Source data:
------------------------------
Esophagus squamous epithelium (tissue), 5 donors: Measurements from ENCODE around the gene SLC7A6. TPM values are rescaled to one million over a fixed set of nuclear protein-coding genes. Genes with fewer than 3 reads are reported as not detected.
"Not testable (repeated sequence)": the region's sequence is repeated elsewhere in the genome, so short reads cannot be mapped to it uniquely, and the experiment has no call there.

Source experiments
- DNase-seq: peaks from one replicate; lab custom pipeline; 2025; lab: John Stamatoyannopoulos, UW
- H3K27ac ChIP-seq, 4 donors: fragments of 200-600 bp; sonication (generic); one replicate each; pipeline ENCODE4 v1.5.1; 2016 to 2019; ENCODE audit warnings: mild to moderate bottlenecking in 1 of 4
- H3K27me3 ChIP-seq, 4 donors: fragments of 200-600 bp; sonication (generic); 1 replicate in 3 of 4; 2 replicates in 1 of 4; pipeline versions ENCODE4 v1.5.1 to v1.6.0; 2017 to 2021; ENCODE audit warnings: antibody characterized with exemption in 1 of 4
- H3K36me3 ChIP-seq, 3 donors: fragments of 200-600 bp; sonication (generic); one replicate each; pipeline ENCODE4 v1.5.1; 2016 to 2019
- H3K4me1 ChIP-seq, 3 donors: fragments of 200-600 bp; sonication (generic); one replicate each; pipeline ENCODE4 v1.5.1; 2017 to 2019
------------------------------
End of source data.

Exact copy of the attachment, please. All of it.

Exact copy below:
Esophagus squamous epithelium (tissue), 5 donors: Measurements from ENCODE around the gene SLC7A6. TPM values are rescaled to one million over a fixed set of nuclear protein-coding genes. Genes with fewer than 3 reads are reported as not detected.
"Not testable (repeated sequence)": the region's sequence is repeated elsewhere in the genome, so short reads cannot be mapped to it uniquely, and the experiment has no call there.

Source experiments
- DNase-seq: peaks from one replicate; lab custom pipeline; 2025; lab: John Stamatoyannopoulos, UW
- H3K27ac ChIP-seq, 4 donors: fragments of 200-600 bp; sonication (generic); one replicate each; pipeline ENCODE4 v1.5.1; 2016 to 2019; ENCODE audit warnings: mild to moderate bottlenecking in 1 of 4
- H3K27me3 ChIP-seq, 4 donors: fragments of 200-600 bp; sonication (generic); 1 replicate in 3 of 4; 2 replicates in 1 of 4; pipeline versions ENCODE4 v1.5.1 to v1.6.0; 2017 to 2021; ENCODE audit warnings: antibody characterized with exemption in 1 of 4
- H3K36me3 ChIP-seq, 3 donors: fragments of 200-600 bp; sonication (generic); one replicate each; pipeline ENCODE4 v1.5.1; 2016 to 2019
- H3K4me1 ChIP-seq, 3 donors: fragments of 200-600 bp; sonication (generic); one replicate each; pipeline ENCODE4 v1.5.1; 2017 to 2019